“I remember thinking, at the time, that I was going to try leaving the tree up,” she said. “I also thought about getting my snowman collection out for January’s theme.”
One year, Butler said she did pack the tree up and put it away, but missed it so much that she put it back up and hasn’t taken the tree down ever since.
Originally, the tree was in a corner of her living room making it hardly noticeable to anyone walking or driving by the house.
“I moved it in front of the window one year and it’s been there for a few years now.”
Jeanne Rivira, who works at Cut Above, also helps Butler around her house. On one of those days, Rivira noticed seasonal decorations in a box that weren’t put on the tree yet.
“When I came back from running errands, Jeanne had put all the decorations on the tree for me,” she said. “Sometimes I think Jeanne enjoys decorating more than I do.”
Now that school is back in session, Butler’s tree has a back-to-school theme, complete with lights, more than 100 red apple ornaments, crayons, water colors, markers and more.
Even the angel on the top of the tree is holding an apple.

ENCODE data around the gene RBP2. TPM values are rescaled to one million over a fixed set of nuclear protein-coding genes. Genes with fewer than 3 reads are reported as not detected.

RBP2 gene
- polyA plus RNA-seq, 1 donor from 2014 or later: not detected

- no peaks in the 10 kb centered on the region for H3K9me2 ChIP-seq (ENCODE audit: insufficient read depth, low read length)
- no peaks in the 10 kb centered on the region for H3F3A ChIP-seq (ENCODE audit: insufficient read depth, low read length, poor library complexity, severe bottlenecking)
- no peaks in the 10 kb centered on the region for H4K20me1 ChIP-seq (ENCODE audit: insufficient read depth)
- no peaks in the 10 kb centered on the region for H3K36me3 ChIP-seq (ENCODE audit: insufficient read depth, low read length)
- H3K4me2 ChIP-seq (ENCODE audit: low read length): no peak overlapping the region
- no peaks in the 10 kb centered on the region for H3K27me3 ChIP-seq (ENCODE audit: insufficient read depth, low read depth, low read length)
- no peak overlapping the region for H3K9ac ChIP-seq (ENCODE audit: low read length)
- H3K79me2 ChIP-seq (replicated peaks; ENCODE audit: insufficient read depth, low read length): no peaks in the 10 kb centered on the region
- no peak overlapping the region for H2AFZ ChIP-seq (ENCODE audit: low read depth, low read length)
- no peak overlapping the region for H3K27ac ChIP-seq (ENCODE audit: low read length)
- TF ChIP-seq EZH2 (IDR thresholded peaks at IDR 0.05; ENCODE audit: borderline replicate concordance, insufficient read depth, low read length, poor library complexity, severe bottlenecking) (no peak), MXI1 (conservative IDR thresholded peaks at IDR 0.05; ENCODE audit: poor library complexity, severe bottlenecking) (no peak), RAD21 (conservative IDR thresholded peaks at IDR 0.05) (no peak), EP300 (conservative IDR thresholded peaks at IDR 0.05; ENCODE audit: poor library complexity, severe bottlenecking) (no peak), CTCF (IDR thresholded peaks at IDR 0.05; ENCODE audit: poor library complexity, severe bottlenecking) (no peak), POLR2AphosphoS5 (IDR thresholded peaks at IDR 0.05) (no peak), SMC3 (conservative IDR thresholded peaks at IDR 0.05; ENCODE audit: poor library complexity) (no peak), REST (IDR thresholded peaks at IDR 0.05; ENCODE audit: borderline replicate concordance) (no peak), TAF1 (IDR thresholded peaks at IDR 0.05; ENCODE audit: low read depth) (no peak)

With fall just around the corner, Butler and Rivira are busy getting ready for a tree change from pencils and crayons to sunflowers, pumpkins, goblins and other decorations appropriate for harvest, Halloween and Thanksgiving.
Her enthusiasm for decorating didn’t stop with the Christmas tree all year round theme either.
Her home has a variety of settings that gives her lots of reasons to smile.
Just off the kitchen, she and Rivira created a farm theme with jars, braided rugs and other items that remind her of her early years living in the country.
She also has a sunflower theme, an Iowa corn display and many tall, thin and normal-sized snowmen.
Her creativity was probably a major influence in why her career choice was teaching, which she did for 38 years.
While the elementary school was being built in Hillsboro, Butler said, she taught her first two years at Suncrest, a country school in Lehigh.
Once the school was complete, she continued teaching third grade.
Butler said she has always tried to keep a positive attitude; that was put to the test in 2003 when she discovered she had cancer.
As devastating as it was, she managed to get through it and in the spring, she returned to school. Although she never returned to the classroom on a full-time basis, she still enjoyed substitute teaching and working in the library until her retirement in May 2006.
Butler enjoyed her students and some even come back from time to time to see her.
In fact, she has a spot in her living room for her teaching career memories.
One of the parents made a wreath for her using crayons; other students have given her items that helped create her teaching corner.